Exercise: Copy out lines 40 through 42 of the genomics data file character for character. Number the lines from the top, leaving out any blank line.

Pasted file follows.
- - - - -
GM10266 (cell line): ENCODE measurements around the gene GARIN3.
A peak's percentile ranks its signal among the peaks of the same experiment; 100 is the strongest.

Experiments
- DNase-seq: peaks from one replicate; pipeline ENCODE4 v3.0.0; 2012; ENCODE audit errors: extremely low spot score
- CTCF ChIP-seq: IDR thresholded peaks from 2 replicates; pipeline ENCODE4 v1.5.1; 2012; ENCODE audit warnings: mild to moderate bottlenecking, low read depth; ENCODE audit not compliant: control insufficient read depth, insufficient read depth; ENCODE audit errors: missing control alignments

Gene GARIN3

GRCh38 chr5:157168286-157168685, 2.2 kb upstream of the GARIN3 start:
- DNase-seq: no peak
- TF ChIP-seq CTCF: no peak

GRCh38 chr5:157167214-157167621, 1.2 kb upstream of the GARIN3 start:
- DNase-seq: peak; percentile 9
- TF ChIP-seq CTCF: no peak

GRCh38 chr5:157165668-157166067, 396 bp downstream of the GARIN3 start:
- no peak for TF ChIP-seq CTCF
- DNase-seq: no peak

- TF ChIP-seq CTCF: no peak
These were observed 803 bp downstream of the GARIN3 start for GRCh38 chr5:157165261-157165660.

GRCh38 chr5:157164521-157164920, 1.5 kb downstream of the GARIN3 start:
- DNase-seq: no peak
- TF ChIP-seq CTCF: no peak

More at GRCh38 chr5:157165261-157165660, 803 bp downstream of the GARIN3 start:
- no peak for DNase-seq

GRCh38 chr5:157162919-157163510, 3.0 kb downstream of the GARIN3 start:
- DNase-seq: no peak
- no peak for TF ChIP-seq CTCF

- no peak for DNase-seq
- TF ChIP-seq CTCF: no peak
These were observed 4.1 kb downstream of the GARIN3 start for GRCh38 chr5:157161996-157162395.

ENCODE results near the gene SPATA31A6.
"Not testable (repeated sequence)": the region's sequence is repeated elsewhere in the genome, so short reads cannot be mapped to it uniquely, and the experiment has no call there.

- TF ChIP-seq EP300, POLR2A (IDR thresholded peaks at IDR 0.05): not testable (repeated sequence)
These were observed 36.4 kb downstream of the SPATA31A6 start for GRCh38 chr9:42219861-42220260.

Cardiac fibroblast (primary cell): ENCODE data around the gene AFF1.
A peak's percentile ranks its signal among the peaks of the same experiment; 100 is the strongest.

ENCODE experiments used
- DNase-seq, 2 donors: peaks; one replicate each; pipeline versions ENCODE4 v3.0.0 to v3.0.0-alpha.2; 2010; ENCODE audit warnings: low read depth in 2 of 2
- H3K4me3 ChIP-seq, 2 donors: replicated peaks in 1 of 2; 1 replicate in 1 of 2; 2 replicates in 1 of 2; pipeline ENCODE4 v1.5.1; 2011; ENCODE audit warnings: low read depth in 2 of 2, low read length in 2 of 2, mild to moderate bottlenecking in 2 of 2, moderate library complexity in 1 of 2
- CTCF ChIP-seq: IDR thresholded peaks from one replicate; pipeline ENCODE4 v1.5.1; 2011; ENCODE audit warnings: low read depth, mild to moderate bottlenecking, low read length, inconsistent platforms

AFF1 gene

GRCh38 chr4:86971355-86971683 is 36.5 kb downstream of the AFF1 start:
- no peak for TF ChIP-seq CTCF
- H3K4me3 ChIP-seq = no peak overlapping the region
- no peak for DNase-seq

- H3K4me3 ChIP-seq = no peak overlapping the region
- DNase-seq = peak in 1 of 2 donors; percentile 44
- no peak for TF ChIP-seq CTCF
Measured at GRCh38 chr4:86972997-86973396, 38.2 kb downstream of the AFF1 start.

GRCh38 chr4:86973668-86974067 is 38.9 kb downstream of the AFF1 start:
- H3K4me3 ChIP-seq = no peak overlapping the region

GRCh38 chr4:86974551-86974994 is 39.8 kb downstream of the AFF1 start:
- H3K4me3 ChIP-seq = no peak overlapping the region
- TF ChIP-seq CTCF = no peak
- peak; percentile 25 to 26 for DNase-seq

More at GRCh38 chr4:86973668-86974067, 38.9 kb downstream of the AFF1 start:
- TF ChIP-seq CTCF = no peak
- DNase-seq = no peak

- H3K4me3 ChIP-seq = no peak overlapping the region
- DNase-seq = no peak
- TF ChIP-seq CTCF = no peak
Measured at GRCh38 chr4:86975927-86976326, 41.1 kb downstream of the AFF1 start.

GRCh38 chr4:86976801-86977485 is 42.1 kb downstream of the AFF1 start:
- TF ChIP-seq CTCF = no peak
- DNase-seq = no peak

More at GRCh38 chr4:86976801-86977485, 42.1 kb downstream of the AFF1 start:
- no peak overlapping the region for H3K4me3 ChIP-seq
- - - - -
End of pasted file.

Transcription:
GRCh38 chr4:86971355-86971683 is 36.5 kb downstream of the AFF1 start:
- no peak for TF ChIP-seq CTCF
- H3K4me3 ChIP-seq = no peak overlapping the region